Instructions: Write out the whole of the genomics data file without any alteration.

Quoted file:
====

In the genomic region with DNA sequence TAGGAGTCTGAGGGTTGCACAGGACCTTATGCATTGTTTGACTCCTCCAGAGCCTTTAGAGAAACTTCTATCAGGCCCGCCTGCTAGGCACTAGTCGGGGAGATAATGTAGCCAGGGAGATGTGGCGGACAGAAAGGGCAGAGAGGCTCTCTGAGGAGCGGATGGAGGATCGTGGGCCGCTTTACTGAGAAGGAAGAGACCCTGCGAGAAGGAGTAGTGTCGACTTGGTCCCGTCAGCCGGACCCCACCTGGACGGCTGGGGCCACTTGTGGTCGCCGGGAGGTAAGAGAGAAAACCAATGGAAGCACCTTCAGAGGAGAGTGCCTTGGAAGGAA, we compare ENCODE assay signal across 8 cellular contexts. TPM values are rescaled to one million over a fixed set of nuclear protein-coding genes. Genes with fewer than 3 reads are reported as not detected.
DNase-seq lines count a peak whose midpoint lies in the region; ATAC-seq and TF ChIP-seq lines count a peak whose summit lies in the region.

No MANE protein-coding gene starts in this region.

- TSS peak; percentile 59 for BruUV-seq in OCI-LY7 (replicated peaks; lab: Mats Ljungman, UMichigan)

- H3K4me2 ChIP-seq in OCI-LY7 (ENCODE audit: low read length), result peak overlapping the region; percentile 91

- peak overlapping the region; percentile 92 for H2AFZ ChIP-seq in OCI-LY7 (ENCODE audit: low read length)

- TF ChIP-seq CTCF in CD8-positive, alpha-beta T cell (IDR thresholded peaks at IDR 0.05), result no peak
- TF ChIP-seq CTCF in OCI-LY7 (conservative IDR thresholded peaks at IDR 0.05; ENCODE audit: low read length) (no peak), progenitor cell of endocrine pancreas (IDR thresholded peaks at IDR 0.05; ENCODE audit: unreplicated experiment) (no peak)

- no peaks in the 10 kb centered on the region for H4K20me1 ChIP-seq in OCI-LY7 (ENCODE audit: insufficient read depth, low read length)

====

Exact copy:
In the genomic region with DNA sequence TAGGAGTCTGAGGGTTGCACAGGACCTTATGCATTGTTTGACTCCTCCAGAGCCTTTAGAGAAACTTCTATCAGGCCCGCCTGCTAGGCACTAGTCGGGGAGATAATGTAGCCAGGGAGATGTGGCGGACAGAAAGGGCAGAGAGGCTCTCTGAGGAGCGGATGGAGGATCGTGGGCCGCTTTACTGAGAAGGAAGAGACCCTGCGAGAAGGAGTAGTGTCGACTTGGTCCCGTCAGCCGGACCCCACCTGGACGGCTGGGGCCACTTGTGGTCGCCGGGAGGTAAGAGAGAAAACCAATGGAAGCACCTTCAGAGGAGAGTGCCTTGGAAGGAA, we compare ENCODE assay signal across 8 cellular contexts. TPM values are rescaled to one million over a fixed set of nuclear protein-coding genes. Genes with fewer than 3 reads are reported as not detected.
DNase-seq lines count a peak whose midpoint lies in the region; ATAC-seq and TF ChIP-seq lines count a peak whose summit lies in the region.

No MANE protein-coding gene starts in this region.

- TSS peak; percentile 59 for BruUV-seq in OCI-LY7 (replicated peaks; lab: Mats Ljungman, UMichigan)

- H3K4me2 ChIP-seq in OCI-LY7 (ENCODE audit: low read length), result peak overlapping the region; percentile 91

- peak overlapping the region; percentile 92 for H2AFZ ChIP-seq in OCI-LY7 (ENCODE audit: low read length)

- TF ChIP-seq CTCF in CD8-positive, alpha-beta T cell (IDR thresholded peaks at IDR 0.05), result no peak
- TF ChIP-seq CTCF in OCI-LY7 (conservative IDR thresholded peaks at IDR 0.05; ENCODE audit: low read length) (no peak), progenitor cell of endocrine pancreas (IDR thresholded peaks at IDR 0.05; ENCODE audit: unreplicated experiment) (no peak)

- no peaks in the 10 kb centered on the region for H4K20me1 ChIP-seq in OCI-LY7 (ENCODE audit: insufficient read depth, low read length)